Restaurateurs and chefs as agents of urban renewal?In Chicago, they are playing a vital role in the city's New Urbanism by luring diners to neighborhoods on the verge. Check out some of the Second City's best new transformations.
615 W. RANDOLPH ST.; 312/377-2002; DINNER FOR TWO $60
THE SCENE Chef Paul Kahan of Blackbird has turned a dive diner into a wine bar in the West Loop's meatpacking district.
THE LOOK Snag a stool at the bar—the only other seating is at five communal tables, each with room for just eight people.
DON'T MISSCrushed-tomato and olive oil-braised octopus, sardines with Serrano ham, house-made fennel and orange salumi.
1307 S. WABASH AVE.; 312/922-2222; DINNER FOR TWO $80
THE SCENE A Japanese steak and sushi house in a former United Artists film distribution center in the "loftopolis" of the South Loop.
THE LOOK Japanese street art on the walls includes a three-by-eight-foot vintage neon sign that translates into "pleasure hotel."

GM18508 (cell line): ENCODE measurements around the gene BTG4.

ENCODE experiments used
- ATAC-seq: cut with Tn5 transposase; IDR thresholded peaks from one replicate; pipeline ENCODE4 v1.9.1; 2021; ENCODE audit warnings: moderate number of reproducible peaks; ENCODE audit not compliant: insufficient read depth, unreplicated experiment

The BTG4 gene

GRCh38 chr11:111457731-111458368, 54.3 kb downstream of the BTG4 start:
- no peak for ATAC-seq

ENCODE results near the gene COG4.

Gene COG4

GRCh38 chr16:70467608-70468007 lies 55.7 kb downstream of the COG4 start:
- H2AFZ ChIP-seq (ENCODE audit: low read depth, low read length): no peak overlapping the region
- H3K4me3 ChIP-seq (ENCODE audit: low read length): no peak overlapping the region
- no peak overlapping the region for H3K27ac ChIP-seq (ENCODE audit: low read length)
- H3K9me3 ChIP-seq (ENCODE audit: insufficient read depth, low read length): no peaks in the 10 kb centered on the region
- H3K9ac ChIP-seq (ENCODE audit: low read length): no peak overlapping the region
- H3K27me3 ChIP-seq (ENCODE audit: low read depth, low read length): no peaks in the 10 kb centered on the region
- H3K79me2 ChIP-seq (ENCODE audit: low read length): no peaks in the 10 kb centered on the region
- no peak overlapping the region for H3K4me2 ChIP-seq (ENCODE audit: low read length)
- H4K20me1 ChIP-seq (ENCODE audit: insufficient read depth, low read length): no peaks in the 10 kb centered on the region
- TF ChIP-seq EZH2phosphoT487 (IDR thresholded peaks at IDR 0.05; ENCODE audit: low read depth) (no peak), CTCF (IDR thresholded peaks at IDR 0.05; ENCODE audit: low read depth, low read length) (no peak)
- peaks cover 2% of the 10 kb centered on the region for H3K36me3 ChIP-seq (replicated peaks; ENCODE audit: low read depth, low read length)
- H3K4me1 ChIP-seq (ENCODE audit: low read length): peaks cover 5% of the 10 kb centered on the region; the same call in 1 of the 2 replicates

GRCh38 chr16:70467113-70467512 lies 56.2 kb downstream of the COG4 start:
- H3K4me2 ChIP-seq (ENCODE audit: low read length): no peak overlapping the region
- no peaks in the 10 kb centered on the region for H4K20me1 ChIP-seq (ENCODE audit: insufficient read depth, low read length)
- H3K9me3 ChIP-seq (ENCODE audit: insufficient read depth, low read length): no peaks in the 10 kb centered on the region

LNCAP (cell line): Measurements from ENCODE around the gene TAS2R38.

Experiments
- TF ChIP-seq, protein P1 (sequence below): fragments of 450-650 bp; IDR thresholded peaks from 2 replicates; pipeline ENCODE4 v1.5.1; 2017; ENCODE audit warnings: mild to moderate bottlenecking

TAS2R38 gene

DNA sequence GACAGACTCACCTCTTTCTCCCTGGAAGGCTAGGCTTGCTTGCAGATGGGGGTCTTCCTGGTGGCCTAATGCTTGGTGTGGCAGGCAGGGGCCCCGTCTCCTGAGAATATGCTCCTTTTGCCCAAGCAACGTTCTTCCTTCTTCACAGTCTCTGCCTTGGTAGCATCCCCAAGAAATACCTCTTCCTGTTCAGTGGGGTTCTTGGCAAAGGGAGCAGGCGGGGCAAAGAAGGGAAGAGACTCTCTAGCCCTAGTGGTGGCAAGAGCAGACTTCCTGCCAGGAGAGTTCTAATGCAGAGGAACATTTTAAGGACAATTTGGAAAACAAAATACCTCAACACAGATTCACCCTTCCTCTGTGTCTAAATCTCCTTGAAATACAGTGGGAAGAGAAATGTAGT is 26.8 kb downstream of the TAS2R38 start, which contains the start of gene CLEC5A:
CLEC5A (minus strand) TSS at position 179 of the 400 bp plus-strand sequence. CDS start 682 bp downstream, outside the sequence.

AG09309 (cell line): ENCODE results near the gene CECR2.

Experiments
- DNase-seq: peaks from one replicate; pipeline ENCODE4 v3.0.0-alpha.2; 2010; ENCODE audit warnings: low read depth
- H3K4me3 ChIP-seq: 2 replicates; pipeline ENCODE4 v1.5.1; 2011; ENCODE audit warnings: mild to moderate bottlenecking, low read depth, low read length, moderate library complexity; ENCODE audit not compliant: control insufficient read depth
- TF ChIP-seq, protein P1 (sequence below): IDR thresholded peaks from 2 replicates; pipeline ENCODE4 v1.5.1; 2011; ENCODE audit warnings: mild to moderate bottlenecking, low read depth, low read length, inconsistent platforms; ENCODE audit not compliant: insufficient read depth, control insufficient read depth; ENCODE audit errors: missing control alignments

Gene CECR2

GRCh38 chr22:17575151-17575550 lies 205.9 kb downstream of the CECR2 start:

DON'T MISS Pan-fried halibut cheeks with a deep-fried halibut futomaki roll; tonkatsu, or deep-fried pork, with Japanese pears.
Rockit Bar & Grill
22 W. HUBBARD ST.; 312/645-6000; DINNER FOR TWO $55
THE SCENE Nightlife duo Billy Dec and Brad Young update a 1900's lamp factory in the River North neighborhood.
THE LOOK Look for a seamless blending of old and new: six-foot-tall "antler" lamps, plasma TV's encased in antique frames.
DON'T MISS Twists on pub grub: Kobe beef burgers with vinegar-soaked fries, cornmeal-crusted calamari with baba ghanoush dipping sauce.
600 W. CHICAGO AVE.; 312/822-9600; DINNER FOR TWO $100
THE SCENE Franco-Japanese fusion from co-chefs Gene Kato and Jun Ichikawa in a former Montgomery Ward warehouse.
THE LOOK The flickering "wall of flames" in the dining room and the Chicago Tribune sign glowing across the river.
DON'T MISS Moo shu-style maple leaf-smoked duck; roast chestnut-crusted chicken with shiitake-rice stuffing and ginger-lemon sauce.